Back to the basics
IN VARIOUS climes and on countless occasions, I interacted with poor men and women who had never left the villages where they were born, and with peripatetic development practitioners and experts. Both talked about the same development problems, but the former proposed immediate solutions, and the latter, long-term solutions. Obviously, the longer the problems exist, and the longer the solutions take effect, the better for development practitioners and experts.
The development process is a catch-22 scenario. If the development approach involves identification and validation of community issues at the planning stage, it is seen as negativistic. An appreciative inquiry is then recommended in which the entry point is the resources and capabilities available in poor communities. Once appreciative inquiry is applied, it is argued that it is inappropriate because communities have nothing much to offer in terms of resources and capabilities.
Not to be outdone, the rights-based approach, which is a complete turnaround from the approach based on contemporary needs, is gaining ground in the development world. These two approaches will soon dichotomize development work, further compounding the situation.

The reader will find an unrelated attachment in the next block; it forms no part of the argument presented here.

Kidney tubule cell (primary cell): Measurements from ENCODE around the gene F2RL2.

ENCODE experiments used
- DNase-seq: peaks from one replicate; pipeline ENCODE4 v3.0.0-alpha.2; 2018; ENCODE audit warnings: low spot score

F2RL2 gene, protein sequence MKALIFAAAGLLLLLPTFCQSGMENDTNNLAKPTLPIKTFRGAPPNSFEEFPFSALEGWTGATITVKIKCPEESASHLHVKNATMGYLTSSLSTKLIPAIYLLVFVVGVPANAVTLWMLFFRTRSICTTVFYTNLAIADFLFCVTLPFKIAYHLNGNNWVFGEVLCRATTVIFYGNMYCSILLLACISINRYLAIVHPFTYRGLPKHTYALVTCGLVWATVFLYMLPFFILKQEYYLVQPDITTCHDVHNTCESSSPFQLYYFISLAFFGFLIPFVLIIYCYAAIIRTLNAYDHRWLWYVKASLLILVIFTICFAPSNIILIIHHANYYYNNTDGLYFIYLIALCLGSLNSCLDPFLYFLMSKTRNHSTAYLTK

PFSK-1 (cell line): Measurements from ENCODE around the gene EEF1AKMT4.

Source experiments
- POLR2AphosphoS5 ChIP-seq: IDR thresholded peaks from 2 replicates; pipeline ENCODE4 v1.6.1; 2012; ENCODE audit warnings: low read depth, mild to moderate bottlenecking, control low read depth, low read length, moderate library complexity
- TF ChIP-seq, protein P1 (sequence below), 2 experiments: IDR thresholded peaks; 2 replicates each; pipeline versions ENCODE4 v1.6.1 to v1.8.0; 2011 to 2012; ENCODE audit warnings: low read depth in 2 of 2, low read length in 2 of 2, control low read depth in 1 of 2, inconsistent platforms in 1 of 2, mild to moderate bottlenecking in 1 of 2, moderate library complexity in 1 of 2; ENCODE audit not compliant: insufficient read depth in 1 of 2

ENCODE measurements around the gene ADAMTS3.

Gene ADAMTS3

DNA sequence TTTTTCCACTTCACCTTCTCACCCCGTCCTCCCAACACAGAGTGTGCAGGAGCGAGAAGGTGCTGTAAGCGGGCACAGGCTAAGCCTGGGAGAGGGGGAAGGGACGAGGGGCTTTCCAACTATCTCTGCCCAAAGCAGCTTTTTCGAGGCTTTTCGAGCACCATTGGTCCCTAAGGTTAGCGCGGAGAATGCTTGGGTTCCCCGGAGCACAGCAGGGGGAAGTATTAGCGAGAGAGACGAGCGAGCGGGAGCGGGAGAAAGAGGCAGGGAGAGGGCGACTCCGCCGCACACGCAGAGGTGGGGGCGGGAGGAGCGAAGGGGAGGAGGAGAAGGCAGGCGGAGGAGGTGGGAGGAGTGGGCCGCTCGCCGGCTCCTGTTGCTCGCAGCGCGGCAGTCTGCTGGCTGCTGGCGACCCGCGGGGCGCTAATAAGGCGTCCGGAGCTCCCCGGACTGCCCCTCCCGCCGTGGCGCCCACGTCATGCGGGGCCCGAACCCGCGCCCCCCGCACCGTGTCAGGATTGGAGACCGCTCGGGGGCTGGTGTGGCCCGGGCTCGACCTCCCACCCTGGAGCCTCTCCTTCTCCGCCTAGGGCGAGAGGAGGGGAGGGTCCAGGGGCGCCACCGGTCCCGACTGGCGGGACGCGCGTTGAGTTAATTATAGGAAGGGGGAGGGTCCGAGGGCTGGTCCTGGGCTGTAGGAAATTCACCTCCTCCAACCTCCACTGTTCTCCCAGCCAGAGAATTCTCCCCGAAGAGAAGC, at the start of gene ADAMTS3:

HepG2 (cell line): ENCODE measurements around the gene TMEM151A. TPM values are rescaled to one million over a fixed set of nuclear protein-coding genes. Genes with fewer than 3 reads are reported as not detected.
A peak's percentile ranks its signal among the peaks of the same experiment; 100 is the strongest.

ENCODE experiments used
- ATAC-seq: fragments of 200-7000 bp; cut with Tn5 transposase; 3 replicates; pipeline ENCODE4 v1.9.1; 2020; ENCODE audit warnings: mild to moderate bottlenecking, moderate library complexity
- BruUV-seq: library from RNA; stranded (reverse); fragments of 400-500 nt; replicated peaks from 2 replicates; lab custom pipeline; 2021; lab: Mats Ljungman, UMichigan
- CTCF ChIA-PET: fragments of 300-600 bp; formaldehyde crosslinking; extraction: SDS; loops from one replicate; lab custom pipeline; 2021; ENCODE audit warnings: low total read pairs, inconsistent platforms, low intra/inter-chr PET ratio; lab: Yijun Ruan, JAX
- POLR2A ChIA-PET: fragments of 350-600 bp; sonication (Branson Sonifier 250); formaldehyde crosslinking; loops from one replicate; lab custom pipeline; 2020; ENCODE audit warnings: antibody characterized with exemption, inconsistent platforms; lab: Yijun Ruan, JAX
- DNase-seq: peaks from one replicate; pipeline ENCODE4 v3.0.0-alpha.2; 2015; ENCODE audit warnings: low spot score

In another millennium, development players ganged up on the dole as fostering dependency, but the subsequent approaches have yet to make their mark as well. It can never be discounted that money was a factor for the feverish shift to the participatory approach. A hefty amount that international nongovernment organizations (INGOs) could have played around with had been earmarked for the families/communities without any strings attached.
Asia’s tiger economies (Taiwan, Malaysia, Singapore, South Korea, etc.) rose from underdevelopment primarily on the strength of good performance by their own governments. They did so without a long history of successful collaboration with INGOs.
As planned, the inevitable phaseout of the INGO in a community takes place, at which time the community is far from ready, and in fact requests the extension of INGO operations. This simply means the arduous preparations for the eventual phaseout are for naught, and the much hyped sustainability mechanism is actually farfetched.
Nevertheless, the community is profuse in thanks for the numerous projects completed over the years. Alas, a million thanks is not an impact indicator.